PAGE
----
Joanne Woodward in 1971
|Born||Joanne Gignilliat Trimmier Woodward|
February 27, 1930
Thomasville, Georgia, U.S.
|Alma mater||Louisiana State University|
|Occupation||Actress, producer, philanthropist|
Paul Newman(his death)
(m. 1958; died 2008)
|Children||3, including Nell and Melissa Newman|
Joanne Gignilliat Trimmier Woodward (born February 27, 1930) is an American actress, producer, and philanthropist. She is best known for her performance in The Three Faces of Eve (1957), which earned her an Academy Award for Best Actress and a Golden Globe Award for Best Actress in a Motion Picture – Drama.
In a career spanning over six decades, she received four Academy Award nominations (winning one), ten Golden Globe Award nominations (winning three), four BAFTA Film Award nominations (winning one), and nine Primetime Emmy Award nominations (winning three).
Joanne Gignilliat Trimmier Woodward was born on February 27, 1930, in Thomasville, Georgia, the daughter of Elinor (née Trimmier) and Wade Woodward, Jr., who was vice president of publishing company Charles Scribner's Sons. Her middle and maiden names, "Gignilliat Trimmier", are of Huguenot origin. She was influenced to become an actress by her mother's love of movies. Her mother named her after Joan Crawford – "Joanne". Attending the premiere of Gone with the Wind in Atlanta, nine-year-old Woodward rushed into the parade of stars and sat on the lap of Laurence Olivier, star Vivien Leigh's partner. She eventually worked with Olivier in 1977 in a television production of Come Back, Little Sheba. During rehearsals, she mentioned this incident to him, and he told her he remembered.
Woodward lived in Thomasville until she was in the second grade, when her family relocated to Marietta, Georgia, where she attended Marietta High School. She remains a booster of Marietta High School and of the city's Strand Theater. They moved once again when she was a junior in high school after her parents divorced. She graduated from Greenville High School in Greenville, South Carolina, in 1947. Woodward won many beauty contests as a teenager. She appeared in theatrical productions at Greenville High and in Greenville's Little Theatre, playing Laura Wingfield in the staging of The Glass Menagerie. She returned to Greenville in 1976 to play Amanda Wingfield in another Little Theatre production of The Glass Menagerie. She also returned in 1955 for the première of Count Three And Pray, her debut movie, at the Paris Theatre on North Main Street. Woodward majored in drama at Louisiana State University, where she was an initiate of Chi Omega sorority, then headed to New York City to perform on the stage.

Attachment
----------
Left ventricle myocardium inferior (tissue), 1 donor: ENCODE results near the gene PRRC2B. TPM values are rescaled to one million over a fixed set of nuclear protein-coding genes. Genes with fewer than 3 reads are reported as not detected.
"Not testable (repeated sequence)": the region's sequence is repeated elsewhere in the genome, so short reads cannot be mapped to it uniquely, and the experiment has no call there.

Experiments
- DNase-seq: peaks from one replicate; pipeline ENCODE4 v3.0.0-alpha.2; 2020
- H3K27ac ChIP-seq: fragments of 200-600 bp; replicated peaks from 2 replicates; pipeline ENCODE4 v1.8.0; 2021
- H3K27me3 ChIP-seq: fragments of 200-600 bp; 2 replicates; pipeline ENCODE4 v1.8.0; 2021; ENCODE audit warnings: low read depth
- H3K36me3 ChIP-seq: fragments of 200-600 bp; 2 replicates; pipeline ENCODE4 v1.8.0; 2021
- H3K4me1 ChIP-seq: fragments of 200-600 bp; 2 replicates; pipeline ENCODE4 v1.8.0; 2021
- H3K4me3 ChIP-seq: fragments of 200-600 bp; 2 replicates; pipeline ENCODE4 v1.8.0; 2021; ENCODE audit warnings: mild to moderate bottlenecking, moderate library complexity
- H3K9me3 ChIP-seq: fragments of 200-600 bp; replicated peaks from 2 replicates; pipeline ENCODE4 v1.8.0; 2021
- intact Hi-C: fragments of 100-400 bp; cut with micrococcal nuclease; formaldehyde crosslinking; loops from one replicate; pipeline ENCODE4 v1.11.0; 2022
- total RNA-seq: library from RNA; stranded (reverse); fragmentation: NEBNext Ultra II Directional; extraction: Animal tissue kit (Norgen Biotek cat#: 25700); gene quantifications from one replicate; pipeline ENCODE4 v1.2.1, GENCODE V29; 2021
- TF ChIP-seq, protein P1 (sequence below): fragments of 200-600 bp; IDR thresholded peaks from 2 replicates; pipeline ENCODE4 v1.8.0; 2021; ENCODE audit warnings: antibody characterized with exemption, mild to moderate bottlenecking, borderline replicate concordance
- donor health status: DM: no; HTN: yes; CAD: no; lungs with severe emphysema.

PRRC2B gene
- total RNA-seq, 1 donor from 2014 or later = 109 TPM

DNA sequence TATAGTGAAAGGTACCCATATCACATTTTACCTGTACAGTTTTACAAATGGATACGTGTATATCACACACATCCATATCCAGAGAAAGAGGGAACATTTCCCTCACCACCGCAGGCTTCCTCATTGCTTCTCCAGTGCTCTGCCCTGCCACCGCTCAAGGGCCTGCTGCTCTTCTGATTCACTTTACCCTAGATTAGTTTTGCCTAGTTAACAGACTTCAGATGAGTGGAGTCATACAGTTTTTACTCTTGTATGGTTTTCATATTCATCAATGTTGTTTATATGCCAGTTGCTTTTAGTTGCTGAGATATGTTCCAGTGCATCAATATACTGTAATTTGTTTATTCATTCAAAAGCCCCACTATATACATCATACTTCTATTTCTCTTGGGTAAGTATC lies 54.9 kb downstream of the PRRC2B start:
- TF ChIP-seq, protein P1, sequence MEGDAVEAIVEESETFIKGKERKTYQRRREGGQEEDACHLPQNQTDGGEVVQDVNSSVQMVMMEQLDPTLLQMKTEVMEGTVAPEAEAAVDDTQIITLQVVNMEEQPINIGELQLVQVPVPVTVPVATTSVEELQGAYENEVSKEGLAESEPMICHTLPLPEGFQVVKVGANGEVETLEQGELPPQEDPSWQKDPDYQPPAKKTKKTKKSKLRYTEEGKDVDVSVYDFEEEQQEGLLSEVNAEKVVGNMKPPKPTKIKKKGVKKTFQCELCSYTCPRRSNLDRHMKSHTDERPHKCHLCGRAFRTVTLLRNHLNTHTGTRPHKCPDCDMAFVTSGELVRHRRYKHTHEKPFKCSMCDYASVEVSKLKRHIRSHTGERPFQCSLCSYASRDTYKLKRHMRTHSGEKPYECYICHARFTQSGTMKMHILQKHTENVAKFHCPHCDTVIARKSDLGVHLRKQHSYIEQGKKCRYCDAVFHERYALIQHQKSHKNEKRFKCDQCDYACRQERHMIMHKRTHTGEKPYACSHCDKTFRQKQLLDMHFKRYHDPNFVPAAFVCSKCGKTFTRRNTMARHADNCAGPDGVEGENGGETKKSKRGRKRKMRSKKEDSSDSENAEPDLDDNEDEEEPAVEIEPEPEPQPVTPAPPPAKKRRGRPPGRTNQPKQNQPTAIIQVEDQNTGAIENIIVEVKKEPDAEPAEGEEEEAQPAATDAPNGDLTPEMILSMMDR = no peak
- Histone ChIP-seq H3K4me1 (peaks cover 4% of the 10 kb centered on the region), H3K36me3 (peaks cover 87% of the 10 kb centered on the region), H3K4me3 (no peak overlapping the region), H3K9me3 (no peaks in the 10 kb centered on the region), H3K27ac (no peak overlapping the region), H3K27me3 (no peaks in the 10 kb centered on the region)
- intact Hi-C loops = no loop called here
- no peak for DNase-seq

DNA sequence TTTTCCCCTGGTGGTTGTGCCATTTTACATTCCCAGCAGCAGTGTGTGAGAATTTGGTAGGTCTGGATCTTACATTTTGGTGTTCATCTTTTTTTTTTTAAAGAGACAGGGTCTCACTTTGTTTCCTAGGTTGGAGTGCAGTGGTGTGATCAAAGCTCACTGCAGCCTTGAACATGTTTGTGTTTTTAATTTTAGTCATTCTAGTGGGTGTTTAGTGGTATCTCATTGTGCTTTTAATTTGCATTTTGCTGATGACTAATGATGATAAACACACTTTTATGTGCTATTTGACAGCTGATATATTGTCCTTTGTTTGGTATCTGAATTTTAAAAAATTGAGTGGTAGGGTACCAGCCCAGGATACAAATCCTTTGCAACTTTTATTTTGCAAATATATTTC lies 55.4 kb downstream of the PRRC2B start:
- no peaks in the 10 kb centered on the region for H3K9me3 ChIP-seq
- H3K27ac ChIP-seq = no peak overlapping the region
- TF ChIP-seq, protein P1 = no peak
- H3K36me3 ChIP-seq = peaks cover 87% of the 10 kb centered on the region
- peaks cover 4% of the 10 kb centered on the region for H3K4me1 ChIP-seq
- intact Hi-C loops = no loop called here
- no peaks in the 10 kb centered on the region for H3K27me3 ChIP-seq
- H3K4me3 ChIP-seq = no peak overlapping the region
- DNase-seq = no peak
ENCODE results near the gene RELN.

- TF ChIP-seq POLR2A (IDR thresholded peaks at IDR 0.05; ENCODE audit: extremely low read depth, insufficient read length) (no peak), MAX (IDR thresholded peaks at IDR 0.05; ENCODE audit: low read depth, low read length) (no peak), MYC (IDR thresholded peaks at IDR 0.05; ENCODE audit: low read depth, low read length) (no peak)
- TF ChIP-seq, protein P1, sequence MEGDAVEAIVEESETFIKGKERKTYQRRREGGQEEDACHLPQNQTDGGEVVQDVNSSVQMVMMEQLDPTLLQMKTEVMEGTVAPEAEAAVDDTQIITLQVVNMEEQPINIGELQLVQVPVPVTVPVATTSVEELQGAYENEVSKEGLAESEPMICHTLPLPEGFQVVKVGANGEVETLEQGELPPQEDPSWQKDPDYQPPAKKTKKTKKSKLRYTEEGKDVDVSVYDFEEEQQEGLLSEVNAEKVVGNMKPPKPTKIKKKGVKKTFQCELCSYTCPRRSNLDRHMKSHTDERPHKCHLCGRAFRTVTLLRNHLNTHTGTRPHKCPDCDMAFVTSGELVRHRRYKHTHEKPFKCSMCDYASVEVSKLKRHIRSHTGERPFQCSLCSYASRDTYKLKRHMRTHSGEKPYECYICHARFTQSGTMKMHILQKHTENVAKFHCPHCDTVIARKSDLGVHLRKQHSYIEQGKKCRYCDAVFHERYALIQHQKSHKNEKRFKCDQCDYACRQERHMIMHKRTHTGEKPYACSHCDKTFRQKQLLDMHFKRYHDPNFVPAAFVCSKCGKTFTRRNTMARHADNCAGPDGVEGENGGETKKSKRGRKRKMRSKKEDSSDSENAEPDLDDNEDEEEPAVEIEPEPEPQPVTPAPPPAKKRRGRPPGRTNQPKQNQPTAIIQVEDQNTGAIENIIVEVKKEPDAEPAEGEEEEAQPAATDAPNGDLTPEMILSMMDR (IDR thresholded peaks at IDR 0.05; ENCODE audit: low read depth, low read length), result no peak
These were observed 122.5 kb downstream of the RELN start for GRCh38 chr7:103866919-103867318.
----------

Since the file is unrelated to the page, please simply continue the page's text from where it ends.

Woodward's first film was a post-Civil War Western, Count Three and Pray, in 1955. She continued to move between Hollywood and Broadway, eventually understudying in the New York production of Picnic, which featured her future husband Paul Newman.
Films with Paul Newman
She appeared with her husband in ten feature films:
- The Long, Hot Summer (1958)
- Rally 'Round the Flag, Boys! (1958)
- From the Terrace (1960)
- Paris Blues (1961)
- A New Kind of Love (1963)
- Winning (1969)
- WUSA (1970)
- The Drowning Pool (1975)
- Harry & Son (1984) — directed by Newman
- Mr. and Mrs. Bridge (1990)
She starred in five films that Newman directed or produced but in which he did not appear:
- Rachel, Rachel (1968)
- They Might Be Giants (1971)
- The Effect of Gamma Rays on Man-in-the-Moon Marigolds—which featured their daughter Nell Potts (1972)
- The Shadow Box (1980 television movie)
- The Glass Menagerie (1987)
Woodward acted in films Summer Wishes, Winter Dreams (1973) with Martin Balsam and Philadelphia (1993), in which she played the mother to Tom Hanks' character,. She appeared in the television films Sybil (1976), with Sally Field, and Crisis at Central High (1981). She was the narrator for Martin Scorsese's screen version of The Age of Innocence (1993).
Woodward was a co-producer and starred in a 1993 broadcast of the play Blind Spot, for which she was nominated for an Emmy Award for Outstanding Lead Actress – Miniseries or a Movie. She was executive producer of the 2003 television production of Our Town, featuring Newman as the stage manager (for which he was nominated for an Emmy Award.) She wrote the teleplay and directed a 1982 production of Shirley Jackson's story Come Along with Me, for which husband Newman provided the voice of the character Hughie under the screen name of P.L. Neuman. In 1995, Woodward directed off-Broadway revivals of Clifford Odets' Golden Boy and Waiting for Lefty at the Blue Light Theater Company in New York.
Woodward was reported to have been engaged to author Gore Vidal before marrying Paul Newman. However, there was no real engagement: Vidal later claimed it was just a stunt to attract Newman's attention. Woodward shared a house with Vidal in Los Angeles for a short time, and they remained friends.
Woodward first met Newman in 1953. They later reconnected on the set of The Long Hot Summer in 1957. Woodward and Newman married on January 29, 1958, in Las Vegas. On March 28 of the same year, Woodward won the Academy Award for Best Actress for The Three Faces of Eve. The couple remained married for 50 years until Newman's death from lung cancer on September 26, 2008.